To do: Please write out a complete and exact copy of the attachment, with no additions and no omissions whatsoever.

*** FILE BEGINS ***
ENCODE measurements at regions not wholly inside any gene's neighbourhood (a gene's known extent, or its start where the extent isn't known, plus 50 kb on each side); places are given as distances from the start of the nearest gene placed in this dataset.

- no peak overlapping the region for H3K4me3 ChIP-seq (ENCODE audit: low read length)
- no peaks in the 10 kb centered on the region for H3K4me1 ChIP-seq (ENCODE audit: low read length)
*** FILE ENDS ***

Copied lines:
ENCODE measurements at regions not wholly inside any gene's neighbourhood (a gene's known extent, or its start where the extent isn't known, plus 50 kb on each side); places are given as distances from the start of the nearest gene placed in this dataset.

- no peak overlapping the region for H3K4me3 ChIP-seq (ENCODE audit: low read length)
- no peaks in the 10 kb centered on the region for H3K4me1 ChIP-seq (ENCODE audit: low read length)